Words Have Meaning
The premise is quite simple. Words have meaning. The words being written for the reader to peruse are really nothing more than vehicles for meaning. Physical symbols of ‘g’, ‘o’, and ‘d’, when properly combined produce visual representations of meaning.
I am sure we can all agree that words have meaning. When we use a word, we do so because we have agreed between us that it has a specific meaning. For instance, if one wishes to communicate ‘plate’, the word ‘frivolous’ is not used. Likewise, if one desires to communicate a more transcendent idea, such as the hope one has for success, one does not employ this phrase: "I really like your dress, Francine!"
To complicate such a simple notion, however, we can add the subject of comparative religion to the mix. Do not all religions speak about God, sin, good and evil? Because a Muslim and Christian use the same words, we must mean the same thing, correct? After all, we both believe that ‘God’ is one, the creator, omnipotent, omniscient, omnipresent and totally unlike anything other being. We both agree that humans sin, that sin is bad because it is an act of rebellion against God. So, what is the problem?
Let me illustrate with a somewhat crude analogy. Sitting out in your front yard is a Ford and a Fiat. Let us make a list of similarities between the two:
- both are automobiles used for transportation;
- both words begin with ‘F’ and have four letters;
- both use petroleum products;
- both might even be the same color.
If we simply employ the similarities of the objects, we could rightly say that it would appear the Ford and Fiat are the same. Perhaps we would focus on the one underlying characteristic of both: they are automobiles whose purpose is transportation. Surely, these similarities are overriding in our understanding of the Ford and Fiat? Not only are they similar in important ways, they are categorically the same! They are automobiles. Granted, a Ford salesman might tell you a Fiat is not an automobile, but who can trust a car salesman?!
But the question remains: Is a Ford the same as or similar to a Fiat? Are there differences?
- one is American made, the other Italian;
- one is automatic, the other has a stick shift;
- one is new, the other is old;
- one has four doors, the other two.
Sameness and Similarity
Based on these observations, is the Ford similar to or equivalent to the Fiat? If one uses only the first list, the list of comparison, the two cars can almost be made to be equivalent (the same). On the other hand, if the second list, the contrasting characteristics, is used in addition to the first, the only conclusion possible is that the two cars are simply similar. That is, they share commonalities and similarities, but they are not the same or equivalent.
For clarity, let us distinguish between the idea of ‘sameness’ and ‘similarity’. First, let me offer this stipulative definition for sameness: any two items, persons or ideas are equivalent in every characteristic and attribute. Philosophically we are speaking of strict identity. An underlying assumption which feeds into this notion of sameness is that change exists. Sameness allows for no change or alteration. For purposes of this discussion, Muslims and Christians agree that very little changes. In fact, we might agree that God is the only being not subject to change. But this refers to his character and attributes, not to our understanding of God. More on this later.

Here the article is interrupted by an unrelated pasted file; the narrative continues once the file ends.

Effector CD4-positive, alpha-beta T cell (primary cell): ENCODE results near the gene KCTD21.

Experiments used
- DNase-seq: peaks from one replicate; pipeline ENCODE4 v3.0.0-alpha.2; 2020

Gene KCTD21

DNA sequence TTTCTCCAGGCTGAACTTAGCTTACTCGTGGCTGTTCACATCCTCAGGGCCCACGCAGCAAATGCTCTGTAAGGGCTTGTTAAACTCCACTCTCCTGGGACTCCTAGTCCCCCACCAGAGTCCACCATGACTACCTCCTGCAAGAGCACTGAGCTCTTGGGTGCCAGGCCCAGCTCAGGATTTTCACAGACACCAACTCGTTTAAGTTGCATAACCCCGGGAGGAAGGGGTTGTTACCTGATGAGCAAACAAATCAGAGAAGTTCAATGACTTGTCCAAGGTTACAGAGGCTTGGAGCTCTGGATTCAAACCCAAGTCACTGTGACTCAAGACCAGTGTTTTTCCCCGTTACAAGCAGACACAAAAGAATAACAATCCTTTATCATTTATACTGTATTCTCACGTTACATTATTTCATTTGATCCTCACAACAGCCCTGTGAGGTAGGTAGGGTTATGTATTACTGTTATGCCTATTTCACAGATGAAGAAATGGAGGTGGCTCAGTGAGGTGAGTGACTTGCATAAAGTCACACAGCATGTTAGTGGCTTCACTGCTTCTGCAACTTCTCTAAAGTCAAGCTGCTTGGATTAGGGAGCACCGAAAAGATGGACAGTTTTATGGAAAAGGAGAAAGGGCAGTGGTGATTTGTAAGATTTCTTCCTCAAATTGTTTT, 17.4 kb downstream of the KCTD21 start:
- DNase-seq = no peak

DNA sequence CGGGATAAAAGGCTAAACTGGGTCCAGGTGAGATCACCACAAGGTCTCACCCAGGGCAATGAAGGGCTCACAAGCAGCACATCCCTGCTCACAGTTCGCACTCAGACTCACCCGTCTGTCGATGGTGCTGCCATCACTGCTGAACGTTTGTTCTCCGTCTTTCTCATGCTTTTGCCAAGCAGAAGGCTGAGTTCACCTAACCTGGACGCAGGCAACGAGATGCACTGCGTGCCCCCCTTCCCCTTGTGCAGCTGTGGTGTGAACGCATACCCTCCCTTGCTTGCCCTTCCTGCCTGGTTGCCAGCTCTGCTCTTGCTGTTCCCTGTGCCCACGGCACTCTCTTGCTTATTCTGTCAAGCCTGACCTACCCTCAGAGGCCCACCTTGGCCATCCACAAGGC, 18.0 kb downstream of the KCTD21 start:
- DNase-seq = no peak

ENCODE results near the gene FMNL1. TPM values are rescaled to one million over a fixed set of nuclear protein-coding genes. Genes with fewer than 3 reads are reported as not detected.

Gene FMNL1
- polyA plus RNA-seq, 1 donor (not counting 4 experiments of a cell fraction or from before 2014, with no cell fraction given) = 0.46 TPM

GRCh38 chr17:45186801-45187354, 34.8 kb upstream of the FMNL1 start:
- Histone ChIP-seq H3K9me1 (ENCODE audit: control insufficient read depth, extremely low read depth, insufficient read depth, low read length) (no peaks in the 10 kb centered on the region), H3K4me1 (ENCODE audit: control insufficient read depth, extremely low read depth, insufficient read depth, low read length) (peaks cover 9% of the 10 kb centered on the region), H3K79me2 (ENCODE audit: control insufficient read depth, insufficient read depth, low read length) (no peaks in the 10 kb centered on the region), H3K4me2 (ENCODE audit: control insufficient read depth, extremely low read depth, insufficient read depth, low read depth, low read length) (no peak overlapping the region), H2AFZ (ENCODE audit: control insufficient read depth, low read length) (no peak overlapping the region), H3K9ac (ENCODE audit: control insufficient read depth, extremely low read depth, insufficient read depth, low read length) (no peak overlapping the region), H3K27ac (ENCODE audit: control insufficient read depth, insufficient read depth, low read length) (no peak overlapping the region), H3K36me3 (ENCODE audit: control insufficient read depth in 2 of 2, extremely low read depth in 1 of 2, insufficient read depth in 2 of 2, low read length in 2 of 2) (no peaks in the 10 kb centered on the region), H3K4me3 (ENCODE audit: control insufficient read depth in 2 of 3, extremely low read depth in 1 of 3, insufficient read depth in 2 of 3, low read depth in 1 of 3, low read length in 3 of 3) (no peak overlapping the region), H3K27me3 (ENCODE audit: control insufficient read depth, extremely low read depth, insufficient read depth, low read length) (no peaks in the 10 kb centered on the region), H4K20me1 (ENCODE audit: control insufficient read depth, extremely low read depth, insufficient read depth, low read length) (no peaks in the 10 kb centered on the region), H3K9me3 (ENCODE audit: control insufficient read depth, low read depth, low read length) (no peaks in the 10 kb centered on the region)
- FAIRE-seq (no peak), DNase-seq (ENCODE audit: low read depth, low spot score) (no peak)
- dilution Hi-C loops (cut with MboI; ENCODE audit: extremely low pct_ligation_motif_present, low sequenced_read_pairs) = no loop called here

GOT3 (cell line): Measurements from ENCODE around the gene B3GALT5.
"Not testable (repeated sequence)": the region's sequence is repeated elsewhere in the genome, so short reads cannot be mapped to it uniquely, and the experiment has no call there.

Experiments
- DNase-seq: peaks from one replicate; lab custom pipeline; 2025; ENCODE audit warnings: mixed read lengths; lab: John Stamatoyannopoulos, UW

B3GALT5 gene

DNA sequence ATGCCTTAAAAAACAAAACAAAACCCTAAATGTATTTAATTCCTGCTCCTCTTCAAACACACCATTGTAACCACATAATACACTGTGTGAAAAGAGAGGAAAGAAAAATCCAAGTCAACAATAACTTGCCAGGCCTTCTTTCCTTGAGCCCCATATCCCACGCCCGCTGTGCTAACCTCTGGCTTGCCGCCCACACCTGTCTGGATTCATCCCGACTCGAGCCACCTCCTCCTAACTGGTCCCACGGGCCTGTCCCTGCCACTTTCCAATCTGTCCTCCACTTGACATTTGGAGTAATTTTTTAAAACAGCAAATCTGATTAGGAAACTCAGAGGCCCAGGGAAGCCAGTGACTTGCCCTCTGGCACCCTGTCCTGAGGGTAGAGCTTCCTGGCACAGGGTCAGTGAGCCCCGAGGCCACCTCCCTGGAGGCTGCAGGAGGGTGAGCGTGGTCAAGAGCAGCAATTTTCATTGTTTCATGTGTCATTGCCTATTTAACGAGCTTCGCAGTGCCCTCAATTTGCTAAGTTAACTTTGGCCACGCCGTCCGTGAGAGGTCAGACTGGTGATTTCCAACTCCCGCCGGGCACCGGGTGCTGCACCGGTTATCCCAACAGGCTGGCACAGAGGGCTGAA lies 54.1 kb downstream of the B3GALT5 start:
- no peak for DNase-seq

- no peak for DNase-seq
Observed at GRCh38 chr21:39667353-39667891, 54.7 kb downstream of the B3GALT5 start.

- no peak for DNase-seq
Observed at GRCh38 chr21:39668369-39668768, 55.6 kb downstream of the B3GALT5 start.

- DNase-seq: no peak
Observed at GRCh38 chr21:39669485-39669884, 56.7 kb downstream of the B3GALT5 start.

Similarity is not sameness. Similarity is a flexible, fluctuating, pliable concept. Sameness is firm, unbreakable, absolute. Two things, persons or ideas may share any number of similarities. That they are partners in similarity, by definition, makes them not the same. Sameness and similarity are mutually exclusive concepts.
The Ford and the Fiat are similar. The fact of their similarity proves they cannot be the same. If the Ford and Fiat were indeed the very same car (but perhaps called different names by various people), we could not say they are similar. I am reminded of my own children and their struggles with the English language. Many times one of them will say something such as "That place is like a store." What is being described is a store. If it is like (similar to) a store, it cannot be a store. It might be an office building, a house, a bank or a garage, but it cannot be a store. So, I gently correct the statement, "It cannot be like a store if it is a store." Six year olds do not yet understand the formal equivalence of ‘is’.
Second, the definition of similar: two or more items, persons or ideas which may have at least one characteristic held in common. Obviously, then, the greater the number of characteristics and attributes held in common, the greater the similarity. The characteristics of commonality may be endless, but if there is one characteristic which is not equivalent, the two cannot be called the same.
Similarity works on a sliding scale of contrasting and comparing. We can say ‘x’ is very much like ‘y’ or we may say ‘z’ is very little like ‘y’. Both statements deal with similarity. Sameness is identity. There is no sliding scale of comparison. Either the items, persons or ideas are equal, equivalent, and identical or they are not.
It would appear that many times, Muslims (and Christians) have committed this type of error. This error is known as the fallacy of equivocation (equating two or more concepts which are not the same though they may be similar). Words which have similar meanings (that is, they share commonalities) are made to be equivalent. Muslims say ‘car’ meaning Ford while Christians think Fiat! Muslims say ‘Allah’ and think this is the God of the Bible.